ADVERTISEMENT

LNG carrier Prism Courage completed a trans-Pacific voyage relying on autonomous navigation technology.

Hyundai subsidiary Avikus, together with SK Shipping, announced the completion of the voyage on Thursday (2 June).

Prism Courage is equipped with Avikus’ autonomous navigation system called HiNAS 2.0, and the company claims this is the first case of a vessel using autonomous navigation technology on a transoceanic voyage.

The vessel departed from Freeport on the southern coast of the Gulf of Mexico on 1 May. It passed through the Panama Canal and arrived at the Boryeong LNG Terminal in South Chungcheong Province in South Korea after 33 days. The vessel sailed half of roughly 20,000 kilometres in total distance with the autonomous navigation technology HiNAS 2.0.

The HiNAS 2.0 system creates optimal routes and speeds based on Hyundai Global Service’s Integrated Smartship Solution (ISS). According to the company, its artificial intelligence recognises the surrounding environment, such as weather and wave heights, and nearby ships, and then controls the vessel’s steering commands in real time. The technology can control and operate the ship as well as perform recognition and judgment functions.

ADVERTISEMENT

In this ocean crossing, Prism Courage increased fuel efficiency by around 7% while reducing greenhouse gas emissions by about 5%, the company said. Also, the system accurately recognised nearby ships during operation to avoid collision more than 100 times.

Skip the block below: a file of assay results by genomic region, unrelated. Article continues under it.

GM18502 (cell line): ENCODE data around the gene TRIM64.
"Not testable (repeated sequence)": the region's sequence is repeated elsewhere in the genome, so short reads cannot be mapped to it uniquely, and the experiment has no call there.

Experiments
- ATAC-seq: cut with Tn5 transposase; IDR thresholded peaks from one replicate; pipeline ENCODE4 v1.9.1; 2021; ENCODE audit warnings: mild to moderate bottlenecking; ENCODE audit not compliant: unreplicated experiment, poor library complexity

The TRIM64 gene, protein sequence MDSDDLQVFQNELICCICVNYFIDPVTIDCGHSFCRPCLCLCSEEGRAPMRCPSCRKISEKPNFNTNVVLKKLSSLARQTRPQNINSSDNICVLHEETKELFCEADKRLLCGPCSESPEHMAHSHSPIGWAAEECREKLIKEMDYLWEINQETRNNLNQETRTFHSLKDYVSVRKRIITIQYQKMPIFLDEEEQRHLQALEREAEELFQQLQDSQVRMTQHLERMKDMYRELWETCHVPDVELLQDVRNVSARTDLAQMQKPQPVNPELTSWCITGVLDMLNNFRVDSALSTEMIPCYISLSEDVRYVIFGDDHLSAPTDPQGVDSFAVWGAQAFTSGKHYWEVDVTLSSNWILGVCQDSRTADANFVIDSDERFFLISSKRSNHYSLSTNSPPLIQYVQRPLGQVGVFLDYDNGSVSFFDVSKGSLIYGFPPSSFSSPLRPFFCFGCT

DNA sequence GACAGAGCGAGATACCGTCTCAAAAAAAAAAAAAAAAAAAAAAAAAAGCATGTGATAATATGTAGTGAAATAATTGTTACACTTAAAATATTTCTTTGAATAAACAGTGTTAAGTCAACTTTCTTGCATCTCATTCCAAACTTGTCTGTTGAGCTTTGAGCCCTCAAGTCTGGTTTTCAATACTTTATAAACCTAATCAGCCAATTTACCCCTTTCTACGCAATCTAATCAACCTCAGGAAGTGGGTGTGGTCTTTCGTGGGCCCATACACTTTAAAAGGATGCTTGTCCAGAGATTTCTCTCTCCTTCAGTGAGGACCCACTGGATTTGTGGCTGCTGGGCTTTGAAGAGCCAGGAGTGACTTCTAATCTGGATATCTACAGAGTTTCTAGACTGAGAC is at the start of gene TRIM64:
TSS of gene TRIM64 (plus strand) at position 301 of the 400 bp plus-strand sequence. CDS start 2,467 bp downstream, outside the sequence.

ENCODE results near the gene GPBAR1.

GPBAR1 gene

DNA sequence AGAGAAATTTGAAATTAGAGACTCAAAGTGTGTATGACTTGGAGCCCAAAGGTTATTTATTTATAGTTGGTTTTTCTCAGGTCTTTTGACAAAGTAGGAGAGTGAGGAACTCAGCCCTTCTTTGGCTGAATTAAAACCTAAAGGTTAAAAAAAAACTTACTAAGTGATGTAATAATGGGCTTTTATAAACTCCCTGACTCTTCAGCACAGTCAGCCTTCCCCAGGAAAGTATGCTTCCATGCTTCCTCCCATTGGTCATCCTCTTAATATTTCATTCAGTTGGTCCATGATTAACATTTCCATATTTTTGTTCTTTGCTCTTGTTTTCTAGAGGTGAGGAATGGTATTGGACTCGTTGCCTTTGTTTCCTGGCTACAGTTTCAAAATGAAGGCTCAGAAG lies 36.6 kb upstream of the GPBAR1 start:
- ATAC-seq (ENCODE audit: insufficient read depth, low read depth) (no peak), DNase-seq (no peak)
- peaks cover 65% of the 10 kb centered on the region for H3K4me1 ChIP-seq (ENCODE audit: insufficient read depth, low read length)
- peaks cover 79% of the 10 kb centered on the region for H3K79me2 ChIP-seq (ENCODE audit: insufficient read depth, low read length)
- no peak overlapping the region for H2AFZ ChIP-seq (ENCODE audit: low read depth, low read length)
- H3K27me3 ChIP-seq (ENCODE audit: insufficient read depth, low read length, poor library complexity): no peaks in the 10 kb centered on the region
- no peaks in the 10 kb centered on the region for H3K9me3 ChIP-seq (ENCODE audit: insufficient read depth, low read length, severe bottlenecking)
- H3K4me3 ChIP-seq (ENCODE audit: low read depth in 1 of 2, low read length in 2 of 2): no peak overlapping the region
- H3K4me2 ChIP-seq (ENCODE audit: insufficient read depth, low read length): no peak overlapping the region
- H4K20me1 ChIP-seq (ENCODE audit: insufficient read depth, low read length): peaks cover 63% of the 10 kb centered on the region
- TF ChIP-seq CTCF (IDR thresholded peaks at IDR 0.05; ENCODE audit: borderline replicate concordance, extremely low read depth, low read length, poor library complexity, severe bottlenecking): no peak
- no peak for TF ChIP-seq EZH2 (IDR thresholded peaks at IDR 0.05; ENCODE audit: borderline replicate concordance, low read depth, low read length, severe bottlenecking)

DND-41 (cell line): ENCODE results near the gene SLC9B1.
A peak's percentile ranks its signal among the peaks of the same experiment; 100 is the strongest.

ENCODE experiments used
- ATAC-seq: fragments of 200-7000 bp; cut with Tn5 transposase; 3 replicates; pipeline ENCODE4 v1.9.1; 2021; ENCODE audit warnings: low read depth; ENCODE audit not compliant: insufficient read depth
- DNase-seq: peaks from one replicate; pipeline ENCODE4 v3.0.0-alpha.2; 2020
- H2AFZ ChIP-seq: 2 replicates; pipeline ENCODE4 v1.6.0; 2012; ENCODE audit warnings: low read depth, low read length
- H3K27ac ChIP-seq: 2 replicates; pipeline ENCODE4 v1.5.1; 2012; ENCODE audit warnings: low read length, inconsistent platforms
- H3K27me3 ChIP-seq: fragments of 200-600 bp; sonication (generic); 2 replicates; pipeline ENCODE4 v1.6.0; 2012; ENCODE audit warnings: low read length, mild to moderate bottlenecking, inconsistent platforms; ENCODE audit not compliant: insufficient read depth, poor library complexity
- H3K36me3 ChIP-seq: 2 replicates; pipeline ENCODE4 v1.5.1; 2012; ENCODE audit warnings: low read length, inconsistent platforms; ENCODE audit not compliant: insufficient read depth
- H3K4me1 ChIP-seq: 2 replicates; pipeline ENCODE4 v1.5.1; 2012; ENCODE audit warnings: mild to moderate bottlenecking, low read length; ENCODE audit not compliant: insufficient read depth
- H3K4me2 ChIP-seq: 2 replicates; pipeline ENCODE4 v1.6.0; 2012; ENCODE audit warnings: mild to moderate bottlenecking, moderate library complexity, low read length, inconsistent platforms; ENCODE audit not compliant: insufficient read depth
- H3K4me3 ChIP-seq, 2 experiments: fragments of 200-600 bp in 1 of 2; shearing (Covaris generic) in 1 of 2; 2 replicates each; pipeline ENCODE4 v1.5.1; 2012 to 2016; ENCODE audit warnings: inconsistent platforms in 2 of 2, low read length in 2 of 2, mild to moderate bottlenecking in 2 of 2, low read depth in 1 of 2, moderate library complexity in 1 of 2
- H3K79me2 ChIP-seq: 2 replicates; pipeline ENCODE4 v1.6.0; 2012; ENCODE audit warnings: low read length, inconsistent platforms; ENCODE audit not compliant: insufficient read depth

This voyage was conducted under real-time monitoring of the American Bureau of Shipping (ABS) and the Korea Register of Shipping (KR) to verify the performance and stability of the technology. Avikus said it plans to commercialise HiNAS 2.0 within this year after receiving a certification from ABS for the results of this self-propelled ocean crossing.

Captain Young-hoon Koh of Prism Courage said: “Avikus’ autonomous navigation technology was greatly helpful in this ocean-crossing test especially for maintaining navigating routes, autonomously changing directions, and avoiding nearby ships, which were all increasing ship crews’ work conveniences.”

Avikus CEO Do-hyeong Lim said: “It is meaningful that we have successfully tested the Level 2 system to operate a vessel beyond the Level 1 technology providing optimal routes.

“We will lead innovation by upgrading autonomous navigation solutions not only for large merchant ships but also for small leisure boats,” he said.

ADVERTISEMENT